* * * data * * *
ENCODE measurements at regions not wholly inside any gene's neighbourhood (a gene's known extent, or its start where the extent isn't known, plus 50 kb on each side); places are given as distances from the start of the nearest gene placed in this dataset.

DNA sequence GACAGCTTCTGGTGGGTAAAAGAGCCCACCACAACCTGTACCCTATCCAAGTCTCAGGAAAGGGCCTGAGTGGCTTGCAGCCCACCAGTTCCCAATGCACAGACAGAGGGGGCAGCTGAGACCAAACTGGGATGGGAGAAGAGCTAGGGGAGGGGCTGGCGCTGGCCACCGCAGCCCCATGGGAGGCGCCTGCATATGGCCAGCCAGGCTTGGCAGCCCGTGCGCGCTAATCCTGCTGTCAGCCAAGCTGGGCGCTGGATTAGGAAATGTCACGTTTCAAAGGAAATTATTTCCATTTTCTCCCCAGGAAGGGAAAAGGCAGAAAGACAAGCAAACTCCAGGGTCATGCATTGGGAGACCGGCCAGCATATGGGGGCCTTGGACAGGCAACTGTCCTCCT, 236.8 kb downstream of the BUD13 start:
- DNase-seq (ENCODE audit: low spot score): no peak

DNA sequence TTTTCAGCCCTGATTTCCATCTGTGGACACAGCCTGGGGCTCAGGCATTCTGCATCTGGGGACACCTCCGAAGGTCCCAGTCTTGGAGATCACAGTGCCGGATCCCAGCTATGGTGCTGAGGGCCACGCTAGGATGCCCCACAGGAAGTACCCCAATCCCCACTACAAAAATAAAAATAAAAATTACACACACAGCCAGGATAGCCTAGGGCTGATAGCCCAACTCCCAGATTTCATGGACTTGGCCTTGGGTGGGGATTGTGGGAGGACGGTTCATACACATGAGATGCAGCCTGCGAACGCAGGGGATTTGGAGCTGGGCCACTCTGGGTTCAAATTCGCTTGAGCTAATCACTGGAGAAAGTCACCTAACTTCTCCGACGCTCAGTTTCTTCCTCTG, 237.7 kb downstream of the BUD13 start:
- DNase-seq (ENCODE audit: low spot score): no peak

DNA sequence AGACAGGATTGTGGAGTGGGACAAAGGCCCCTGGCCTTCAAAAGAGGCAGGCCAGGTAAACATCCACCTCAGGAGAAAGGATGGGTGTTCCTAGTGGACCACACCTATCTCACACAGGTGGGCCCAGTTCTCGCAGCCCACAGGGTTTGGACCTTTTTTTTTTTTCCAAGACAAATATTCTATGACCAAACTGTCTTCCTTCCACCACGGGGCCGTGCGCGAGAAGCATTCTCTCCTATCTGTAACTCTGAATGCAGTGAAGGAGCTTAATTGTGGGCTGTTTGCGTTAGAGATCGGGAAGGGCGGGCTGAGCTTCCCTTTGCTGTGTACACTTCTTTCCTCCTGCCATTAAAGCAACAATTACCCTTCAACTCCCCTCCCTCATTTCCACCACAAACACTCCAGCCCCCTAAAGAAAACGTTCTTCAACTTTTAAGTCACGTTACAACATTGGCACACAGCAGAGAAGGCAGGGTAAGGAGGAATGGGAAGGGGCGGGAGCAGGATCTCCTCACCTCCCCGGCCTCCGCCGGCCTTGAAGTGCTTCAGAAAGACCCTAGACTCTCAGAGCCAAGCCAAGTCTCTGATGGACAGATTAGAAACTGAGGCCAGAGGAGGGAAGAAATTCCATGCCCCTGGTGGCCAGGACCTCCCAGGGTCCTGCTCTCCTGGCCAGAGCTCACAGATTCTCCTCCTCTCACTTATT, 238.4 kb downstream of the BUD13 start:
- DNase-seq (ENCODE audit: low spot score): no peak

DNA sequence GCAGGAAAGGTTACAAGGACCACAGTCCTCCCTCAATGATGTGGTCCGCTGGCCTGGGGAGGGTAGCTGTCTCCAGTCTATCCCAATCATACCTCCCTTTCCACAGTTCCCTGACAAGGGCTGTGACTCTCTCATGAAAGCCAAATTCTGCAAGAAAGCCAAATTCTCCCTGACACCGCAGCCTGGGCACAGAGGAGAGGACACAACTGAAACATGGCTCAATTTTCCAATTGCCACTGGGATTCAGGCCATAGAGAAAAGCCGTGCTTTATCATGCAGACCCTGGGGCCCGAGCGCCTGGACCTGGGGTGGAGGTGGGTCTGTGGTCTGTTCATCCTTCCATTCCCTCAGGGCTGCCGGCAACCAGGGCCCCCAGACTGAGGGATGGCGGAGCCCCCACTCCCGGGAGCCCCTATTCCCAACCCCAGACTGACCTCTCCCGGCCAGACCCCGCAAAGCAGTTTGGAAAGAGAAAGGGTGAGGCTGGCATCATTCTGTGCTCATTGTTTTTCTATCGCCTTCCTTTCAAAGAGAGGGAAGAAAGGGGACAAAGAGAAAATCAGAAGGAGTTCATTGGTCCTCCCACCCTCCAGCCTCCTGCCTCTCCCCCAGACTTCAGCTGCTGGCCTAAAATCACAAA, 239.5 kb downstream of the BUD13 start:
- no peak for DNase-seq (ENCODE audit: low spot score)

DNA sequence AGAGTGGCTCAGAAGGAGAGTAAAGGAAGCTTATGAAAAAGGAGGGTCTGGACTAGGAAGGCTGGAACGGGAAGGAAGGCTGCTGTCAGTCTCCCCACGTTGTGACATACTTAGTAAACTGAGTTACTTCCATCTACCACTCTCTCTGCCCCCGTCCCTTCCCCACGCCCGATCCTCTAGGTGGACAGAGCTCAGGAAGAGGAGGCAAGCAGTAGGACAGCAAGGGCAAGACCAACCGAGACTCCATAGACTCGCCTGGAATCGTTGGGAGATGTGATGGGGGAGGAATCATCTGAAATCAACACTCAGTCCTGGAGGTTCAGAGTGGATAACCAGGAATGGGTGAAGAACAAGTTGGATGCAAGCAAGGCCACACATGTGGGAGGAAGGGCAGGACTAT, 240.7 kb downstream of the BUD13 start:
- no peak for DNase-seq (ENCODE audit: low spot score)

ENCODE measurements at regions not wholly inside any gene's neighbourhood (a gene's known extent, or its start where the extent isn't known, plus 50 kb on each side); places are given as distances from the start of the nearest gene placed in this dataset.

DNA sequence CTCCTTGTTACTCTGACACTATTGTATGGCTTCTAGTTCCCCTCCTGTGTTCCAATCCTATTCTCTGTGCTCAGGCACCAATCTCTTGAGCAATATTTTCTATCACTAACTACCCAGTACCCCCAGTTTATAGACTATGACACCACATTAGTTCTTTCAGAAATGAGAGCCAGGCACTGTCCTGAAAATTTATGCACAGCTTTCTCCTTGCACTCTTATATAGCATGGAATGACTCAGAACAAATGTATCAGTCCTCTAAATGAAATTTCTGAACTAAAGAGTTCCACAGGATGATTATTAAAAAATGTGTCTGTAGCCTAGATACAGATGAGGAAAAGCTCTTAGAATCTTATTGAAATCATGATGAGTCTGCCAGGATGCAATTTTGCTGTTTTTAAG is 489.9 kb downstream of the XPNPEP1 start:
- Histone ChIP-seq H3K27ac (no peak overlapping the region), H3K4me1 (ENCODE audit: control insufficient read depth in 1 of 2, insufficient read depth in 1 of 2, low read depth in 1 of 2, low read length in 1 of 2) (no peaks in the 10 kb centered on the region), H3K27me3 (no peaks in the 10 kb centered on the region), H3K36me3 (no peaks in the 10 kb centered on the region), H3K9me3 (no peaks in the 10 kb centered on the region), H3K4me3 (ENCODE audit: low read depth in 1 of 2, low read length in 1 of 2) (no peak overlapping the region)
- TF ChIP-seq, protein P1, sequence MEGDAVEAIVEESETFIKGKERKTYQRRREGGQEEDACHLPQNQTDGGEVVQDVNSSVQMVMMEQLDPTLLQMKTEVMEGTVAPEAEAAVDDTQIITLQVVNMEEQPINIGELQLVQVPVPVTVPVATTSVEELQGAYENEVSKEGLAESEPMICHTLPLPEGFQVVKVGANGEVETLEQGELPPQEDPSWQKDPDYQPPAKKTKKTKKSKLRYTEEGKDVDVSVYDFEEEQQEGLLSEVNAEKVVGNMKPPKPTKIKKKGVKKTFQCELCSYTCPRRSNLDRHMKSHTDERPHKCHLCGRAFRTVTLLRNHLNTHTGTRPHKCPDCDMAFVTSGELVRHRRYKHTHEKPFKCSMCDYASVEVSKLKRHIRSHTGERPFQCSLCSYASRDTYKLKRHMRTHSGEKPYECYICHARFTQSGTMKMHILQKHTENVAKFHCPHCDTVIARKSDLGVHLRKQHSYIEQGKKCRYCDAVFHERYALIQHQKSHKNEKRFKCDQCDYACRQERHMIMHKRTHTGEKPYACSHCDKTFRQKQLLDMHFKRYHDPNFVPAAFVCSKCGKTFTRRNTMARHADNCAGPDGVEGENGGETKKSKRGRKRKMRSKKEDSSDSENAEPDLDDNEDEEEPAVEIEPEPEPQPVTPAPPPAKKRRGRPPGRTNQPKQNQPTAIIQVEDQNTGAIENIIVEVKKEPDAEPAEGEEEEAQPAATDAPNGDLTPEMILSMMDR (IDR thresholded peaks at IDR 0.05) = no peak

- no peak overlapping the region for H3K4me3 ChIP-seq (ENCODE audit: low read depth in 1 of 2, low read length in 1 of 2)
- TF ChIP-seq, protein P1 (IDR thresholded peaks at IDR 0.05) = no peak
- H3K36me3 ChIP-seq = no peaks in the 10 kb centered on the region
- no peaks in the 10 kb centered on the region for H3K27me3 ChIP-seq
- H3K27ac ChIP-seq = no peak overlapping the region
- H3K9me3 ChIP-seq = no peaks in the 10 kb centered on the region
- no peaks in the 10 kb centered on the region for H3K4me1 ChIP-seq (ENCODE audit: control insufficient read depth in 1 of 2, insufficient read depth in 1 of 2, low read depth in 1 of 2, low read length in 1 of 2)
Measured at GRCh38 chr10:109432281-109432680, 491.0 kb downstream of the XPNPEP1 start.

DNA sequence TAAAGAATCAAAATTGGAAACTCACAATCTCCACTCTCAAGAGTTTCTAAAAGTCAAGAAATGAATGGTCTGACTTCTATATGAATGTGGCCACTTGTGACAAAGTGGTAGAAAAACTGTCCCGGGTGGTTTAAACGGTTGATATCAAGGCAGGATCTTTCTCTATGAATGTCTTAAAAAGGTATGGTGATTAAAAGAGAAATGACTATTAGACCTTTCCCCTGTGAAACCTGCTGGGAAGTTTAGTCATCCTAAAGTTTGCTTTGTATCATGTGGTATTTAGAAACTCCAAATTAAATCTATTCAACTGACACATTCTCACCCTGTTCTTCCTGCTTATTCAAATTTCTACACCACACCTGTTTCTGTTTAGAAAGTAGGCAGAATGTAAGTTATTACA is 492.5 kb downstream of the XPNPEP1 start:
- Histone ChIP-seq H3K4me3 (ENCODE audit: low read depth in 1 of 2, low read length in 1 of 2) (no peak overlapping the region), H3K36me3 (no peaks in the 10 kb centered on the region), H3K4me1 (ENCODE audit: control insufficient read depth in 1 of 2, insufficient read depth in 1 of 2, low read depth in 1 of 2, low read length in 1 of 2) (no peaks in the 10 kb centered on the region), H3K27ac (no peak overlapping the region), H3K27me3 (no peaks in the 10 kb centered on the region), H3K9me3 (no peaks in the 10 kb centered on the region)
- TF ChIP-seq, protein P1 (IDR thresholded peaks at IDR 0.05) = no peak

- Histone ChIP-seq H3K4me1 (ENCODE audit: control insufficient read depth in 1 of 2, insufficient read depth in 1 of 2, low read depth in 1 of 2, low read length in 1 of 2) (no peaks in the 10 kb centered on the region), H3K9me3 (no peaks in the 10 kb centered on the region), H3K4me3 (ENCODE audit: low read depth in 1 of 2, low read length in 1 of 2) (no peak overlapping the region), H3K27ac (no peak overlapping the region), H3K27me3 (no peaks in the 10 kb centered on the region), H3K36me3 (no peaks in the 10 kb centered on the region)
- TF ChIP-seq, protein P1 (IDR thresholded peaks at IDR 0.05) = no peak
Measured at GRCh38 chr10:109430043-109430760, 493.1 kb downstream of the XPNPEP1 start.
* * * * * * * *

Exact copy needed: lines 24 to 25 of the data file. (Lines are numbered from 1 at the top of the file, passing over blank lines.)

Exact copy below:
DNA sequence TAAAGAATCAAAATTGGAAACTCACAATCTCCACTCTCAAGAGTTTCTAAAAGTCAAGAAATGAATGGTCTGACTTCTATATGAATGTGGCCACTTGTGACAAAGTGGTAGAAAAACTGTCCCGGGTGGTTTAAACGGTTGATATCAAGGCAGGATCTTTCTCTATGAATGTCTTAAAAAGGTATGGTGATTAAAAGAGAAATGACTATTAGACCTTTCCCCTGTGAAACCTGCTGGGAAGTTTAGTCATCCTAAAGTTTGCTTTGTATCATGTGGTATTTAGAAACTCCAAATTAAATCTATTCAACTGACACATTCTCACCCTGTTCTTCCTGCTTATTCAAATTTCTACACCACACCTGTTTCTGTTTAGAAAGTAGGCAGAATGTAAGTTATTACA is 492.5 kb downstream of the XPNPEP1 start:
- Histone ChIP-seq H3K4me3 (ENCODE audit: low read depth in 1 of 2, low read length in 1 of 2) (no peak overlapping the region), H3K36me3 (no peaks in the 10 kb centered on the region), H3K4me1 (ENCODE audit: control insufficient read depth in 1 of 2, insufficient read depth in 1 of 2, low read depth in 1 of 2, low read length in 1 of 2) (no peaks in the 10 kb centered on the region), H3K27ac (no peak overlapping the region), H3K27me3 (no peaks in the 10 kb centered on the region), H3K9me3 (no peaks in the 10 kb centered on the region)